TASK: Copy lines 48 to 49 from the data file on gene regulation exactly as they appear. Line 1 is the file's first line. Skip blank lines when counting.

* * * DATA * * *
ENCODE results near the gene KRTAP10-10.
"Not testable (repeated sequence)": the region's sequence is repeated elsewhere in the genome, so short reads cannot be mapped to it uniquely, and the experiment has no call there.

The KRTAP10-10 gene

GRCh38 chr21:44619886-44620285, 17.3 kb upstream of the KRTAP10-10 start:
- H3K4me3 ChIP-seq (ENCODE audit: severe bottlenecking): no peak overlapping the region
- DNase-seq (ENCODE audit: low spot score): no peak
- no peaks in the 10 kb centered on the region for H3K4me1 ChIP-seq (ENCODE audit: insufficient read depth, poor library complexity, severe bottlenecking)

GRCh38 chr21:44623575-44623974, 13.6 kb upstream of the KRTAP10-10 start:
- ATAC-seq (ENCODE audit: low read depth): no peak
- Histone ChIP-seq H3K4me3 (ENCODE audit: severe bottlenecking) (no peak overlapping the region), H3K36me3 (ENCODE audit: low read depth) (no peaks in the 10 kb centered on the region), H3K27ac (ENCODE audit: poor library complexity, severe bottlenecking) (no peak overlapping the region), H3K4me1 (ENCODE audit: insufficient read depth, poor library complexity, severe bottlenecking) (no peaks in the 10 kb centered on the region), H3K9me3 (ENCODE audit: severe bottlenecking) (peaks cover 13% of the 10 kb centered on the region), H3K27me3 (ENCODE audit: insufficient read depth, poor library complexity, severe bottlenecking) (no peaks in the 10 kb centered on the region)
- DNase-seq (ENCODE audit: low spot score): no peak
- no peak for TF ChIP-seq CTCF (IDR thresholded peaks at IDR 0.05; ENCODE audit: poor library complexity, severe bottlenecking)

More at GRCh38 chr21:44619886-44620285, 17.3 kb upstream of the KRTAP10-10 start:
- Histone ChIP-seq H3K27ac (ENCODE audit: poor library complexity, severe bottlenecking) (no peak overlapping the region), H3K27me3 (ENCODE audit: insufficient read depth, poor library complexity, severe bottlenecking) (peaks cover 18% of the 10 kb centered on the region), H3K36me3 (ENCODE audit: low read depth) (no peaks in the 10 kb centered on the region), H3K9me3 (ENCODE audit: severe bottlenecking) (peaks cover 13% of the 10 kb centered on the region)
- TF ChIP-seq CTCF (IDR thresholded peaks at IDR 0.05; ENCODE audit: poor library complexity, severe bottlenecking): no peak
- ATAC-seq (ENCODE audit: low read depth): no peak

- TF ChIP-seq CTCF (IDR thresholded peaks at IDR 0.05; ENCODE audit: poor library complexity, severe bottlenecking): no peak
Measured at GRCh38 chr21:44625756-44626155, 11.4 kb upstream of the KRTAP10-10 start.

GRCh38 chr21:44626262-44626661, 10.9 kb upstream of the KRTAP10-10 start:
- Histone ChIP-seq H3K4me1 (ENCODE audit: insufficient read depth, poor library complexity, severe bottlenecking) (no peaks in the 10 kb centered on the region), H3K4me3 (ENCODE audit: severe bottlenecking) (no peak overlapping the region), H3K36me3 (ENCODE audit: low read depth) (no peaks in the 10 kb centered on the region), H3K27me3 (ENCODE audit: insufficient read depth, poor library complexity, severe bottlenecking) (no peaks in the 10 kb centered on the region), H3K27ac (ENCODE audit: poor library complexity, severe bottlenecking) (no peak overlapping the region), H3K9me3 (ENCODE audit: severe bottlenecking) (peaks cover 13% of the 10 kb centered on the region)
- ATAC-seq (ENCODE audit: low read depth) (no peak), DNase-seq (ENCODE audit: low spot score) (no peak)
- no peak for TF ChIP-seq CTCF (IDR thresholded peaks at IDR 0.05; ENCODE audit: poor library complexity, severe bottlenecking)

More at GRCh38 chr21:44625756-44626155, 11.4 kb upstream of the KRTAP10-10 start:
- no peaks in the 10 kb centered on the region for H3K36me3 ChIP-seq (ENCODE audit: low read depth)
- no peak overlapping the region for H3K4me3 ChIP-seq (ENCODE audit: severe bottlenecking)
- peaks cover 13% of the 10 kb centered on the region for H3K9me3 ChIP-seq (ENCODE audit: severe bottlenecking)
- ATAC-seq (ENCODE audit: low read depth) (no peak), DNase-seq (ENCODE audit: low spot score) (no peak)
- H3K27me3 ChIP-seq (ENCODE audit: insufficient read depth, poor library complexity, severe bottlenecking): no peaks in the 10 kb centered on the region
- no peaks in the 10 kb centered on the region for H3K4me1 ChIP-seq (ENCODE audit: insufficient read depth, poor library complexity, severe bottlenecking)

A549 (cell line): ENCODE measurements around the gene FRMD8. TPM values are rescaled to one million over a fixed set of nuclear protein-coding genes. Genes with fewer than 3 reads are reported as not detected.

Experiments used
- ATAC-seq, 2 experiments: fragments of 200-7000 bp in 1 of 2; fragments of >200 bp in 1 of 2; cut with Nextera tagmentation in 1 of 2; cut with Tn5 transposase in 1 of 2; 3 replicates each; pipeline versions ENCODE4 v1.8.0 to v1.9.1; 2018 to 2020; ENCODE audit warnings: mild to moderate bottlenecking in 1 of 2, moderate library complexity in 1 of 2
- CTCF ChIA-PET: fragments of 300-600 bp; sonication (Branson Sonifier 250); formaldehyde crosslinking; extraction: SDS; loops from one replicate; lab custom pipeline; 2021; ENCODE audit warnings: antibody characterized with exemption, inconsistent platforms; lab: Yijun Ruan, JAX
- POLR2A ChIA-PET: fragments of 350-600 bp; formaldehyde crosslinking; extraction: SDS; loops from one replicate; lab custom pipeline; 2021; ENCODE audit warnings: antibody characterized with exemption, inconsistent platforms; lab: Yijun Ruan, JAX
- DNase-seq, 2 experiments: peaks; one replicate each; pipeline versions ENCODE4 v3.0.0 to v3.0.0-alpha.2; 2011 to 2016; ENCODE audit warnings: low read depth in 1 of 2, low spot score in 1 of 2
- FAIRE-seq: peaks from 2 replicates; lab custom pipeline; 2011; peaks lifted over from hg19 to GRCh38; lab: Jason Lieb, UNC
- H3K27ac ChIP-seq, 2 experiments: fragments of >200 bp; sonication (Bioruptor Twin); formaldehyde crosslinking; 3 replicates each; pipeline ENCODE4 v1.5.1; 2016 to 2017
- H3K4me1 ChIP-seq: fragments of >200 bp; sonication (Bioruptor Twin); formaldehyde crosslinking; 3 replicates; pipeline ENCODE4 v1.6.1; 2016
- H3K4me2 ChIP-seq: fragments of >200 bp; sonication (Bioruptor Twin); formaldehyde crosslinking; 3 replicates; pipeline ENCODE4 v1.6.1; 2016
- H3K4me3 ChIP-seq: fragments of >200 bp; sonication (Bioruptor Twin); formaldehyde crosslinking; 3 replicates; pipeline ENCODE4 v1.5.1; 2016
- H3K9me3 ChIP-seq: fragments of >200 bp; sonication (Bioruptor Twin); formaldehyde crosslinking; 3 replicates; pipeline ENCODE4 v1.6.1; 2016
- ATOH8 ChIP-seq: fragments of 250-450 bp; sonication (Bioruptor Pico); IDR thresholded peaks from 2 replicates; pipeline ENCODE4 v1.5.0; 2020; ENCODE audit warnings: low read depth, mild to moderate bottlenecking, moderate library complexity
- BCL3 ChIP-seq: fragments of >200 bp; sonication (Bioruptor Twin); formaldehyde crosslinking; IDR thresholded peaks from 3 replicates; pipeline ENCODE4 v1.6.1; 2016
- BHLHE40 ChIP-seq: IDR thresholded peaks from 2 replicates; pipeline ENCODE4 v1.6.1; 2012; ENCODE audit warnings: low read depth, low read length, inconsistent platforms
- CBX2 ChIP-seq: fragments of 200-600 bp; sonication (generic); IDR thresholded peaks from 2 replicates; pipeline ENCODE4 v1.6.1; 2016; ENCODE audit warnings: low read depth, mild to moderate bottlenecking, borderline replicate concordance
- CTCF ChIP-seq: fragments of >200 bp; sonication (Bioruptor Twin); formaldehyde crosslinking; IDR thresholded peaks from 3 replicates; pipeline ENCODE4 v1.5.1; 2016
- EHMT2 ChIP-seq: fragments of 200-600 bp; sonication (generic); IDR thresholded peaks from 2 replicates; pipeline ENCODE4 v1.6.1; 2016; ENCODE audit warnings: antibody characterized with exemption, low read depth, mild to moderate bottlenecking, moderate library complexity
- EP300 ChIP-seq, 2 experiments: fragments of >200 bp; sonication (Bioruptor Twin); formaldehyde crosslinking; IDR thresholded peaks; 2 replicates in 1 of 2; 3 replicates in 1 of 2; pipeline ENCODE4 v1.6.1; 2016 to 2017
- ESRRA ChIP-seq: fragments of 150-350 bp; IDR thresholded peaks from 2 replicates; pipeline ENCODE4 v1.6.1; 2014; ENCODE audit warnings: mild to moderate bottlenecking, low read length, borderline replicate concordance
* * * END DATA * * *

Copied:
- EP300 ChIP-seq, 2 experiments: fragments of >200 bp; sonication (Bioruptor Twin); formaldehyde crosslinking; IDR thresholded peaks; 2 replicates in 1 of 2; 3 replicates in 1 of 2; pipeline ENCODE4 v1.6.1; 2016 to 2017
- ESRRA ChIP-seq: fragments of 150-350 bp; IDR thresholded peaks from 2 replicates; pipeline ENCODE4 v1.6.1; 2014; ENCODE audit warnings: mild to moderate bottlenecking, low read length, borderline replicate concordance